All of those things exist because of the system you claim to hate. And that system has certainly brought us all good luck.

    You probably even like it when the rivers don’t catch fire.

  13. Dan McGrath says

    Most insightful piece I’ve read on this whole debacle. Thank you Aaron.

  14. It’s baffling to me when average Americans are outraged about the estate tax or as others label it, the “death” tax or the “Paris Hilton” tax., people who don’t have or will never, ever have an estate value that would quality for the tax. The median average inflation adjusted income is just over $51,000 a year, still stagnant and well below the 1999 high of just above $56,000.

    Only one tenth of 1% of deaths in the US result in federal estate tax liability, even rich states’ numbers aren’t much higher. Just the very wealthiest pay the tax because it is only levied on the portion of the estate that exceeds $5.43 million per person or $10.86 million per married couple. More than 72% of those estates went to heirs and 11% to charity. Heirs can often shield a large portion of the remaining estate value from the tax through deductions and other loopholes such as grantor retained annuity trusts. The tax lawyer credited with discovering the GRAT loophole estimates that it has allowed wealthy estates to avoid as much as $100 billion in taxes since 2000.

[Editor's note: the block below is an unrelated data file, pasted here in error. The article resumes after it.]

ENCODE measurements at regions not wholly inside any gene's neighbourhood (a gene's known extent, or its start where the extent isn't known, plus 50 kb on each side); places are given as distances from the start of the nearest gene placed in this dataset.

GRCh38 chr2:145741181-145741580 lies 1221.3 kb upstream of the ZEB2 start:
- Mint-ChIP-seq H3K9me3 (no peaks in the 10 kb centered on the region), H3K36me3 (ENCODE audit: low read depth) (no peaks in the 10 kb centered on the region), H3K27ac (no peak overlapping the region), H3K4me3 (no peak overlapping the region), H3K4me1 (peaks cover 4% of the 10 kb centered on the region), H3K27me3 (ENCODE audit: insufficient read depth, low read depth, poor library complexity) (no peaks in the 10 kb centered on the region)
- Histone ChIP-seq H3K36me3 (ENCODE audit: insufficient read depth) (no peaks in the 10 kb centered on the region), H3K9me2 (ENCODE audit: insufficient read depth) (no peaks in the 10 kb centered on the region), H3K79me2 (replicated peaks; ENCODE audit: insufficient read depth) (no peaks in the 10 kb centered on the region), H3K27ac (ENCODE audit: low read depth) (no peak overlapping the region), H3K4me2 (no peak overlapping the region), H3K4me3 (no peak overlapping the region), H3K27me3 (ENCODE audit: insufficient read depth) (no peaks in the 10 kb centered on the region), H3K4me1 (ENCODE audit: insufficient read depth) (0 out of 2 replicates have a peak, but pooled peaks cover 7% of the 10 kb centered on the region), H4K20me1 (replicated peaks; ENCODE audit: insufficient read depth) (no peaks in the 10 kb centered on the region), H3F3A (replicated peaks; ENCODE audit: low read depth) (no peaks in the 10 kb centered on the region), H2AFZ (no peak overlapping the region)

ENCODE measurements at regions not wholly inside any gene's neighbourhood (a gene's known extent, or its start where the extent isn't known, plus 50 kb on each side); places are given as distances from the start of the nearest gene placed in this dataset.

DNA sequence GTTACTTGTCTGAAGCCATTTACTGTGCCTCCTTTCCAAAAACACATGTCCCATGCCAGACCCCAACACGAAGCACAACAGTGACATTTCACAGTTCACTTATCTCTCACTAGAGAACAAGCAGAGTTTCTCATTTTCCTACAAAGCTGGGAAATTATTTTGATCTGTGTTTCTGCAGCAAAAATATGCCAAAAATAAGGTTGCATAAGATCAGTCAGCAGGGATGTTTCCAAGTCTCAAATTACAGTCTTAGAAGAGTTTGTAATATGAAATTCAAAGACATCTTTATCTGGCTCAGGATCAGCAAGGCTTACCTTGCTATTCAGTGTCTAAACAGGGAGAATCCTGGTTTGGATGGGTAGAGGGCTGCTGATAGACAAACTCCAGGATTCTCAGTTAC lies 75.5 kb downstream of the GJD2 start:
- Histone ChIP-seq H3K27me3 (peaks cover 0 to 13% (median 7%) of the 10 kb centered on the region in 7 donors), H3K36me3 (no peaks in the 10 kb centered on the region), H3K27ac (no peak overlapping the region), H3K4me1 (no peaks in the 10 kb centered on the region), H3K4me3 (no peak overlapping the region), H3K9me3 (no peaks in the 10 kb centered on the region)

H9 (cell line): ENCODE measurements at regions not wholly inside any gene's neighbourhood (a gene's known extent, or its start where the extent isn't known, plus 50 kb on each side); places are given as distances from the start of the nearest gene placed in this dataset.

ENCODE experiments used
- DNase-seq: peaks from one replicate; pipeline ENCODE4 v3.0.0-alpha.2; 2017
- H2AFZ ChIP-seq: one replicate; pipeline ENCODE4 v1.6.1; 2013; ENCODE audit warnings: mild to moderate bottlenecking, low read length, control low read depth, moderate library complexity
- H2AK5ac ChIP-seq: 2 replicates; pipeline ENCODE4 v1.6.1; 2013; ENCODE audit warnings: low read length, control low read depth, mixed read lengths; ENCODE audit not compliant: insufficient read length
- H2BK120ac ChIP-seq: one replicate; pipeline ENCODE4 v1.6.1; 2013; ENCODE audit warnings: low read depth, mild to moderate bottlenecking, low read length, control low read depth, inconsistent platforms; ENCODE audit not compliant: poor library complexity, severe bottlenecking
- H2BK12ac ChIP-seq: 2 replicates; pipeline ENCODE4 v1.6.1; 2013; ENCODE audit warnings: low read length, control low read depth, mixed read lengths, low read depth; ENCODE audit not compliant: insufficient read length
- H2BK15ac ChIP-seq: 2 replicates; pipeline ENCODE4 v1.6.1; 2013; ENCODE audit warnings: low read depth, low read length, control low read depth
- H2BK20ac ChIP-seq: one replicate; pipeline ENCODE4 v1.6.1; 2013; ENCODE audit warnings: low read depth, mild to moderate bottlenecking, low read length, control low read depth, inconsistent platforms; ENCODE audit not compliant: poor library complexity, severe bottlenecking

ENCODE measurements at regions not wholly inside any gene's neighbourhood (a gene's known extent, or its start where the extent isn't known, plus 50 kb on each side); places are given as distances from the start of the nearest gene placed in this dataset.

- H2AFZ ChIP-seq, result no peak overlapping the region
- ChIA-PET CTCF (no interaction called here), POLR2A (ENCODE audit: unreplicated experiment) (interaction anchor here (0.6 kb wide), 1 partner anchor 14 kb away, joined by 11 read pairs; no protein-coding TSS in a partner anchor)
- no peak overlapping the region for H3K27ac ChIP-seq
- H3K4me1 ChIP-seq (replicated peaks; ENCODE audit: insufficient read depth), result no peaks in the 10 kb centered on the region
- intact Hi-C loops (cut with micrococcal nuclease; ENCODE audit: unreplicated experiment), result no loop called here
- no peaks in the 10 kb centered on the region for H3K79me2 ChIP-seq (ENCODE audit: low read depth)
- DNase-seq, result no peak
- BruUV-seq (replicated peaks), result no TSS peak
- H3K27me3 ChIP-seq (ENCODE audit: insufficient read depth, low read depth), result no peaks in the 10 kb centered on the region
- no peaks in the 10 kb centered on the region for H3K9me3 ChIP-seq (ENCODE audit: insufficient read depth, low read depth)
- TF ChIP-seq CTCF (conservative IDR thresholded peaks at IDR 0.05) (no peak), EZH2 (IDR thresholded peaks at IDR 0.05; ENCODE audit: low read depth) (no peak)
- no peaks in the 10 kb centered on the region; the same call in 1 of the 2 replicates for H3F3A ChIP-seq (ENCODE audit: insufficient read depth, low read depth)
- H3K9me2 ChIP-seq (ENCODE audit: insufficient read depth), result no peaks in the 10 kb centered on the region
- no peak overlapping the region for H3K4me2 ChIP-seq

Many wealthy heirs would never face any taxation were it not for the estate tax which was one of the reasons the estate tax was created in 1916, taxing the income of the wealthy that would otherwise go untaxed, iow, cracked down the tax dodgers.

  15. It is your money!!! The Govt doesn’t deserve a penny of it after you’ve paid your taxes certainly not when you die. What is it about “it is your money” that many don’t understand? It doesn’t matter if it is 1% or 70% of the population they target, It is wrong. I’m happy for all you that feel the Govt will take care of you and they have invented every good product, innovation and tech company in the past 50 yrs including roads…… After all Al Gore invented the internet…..As I said good luck.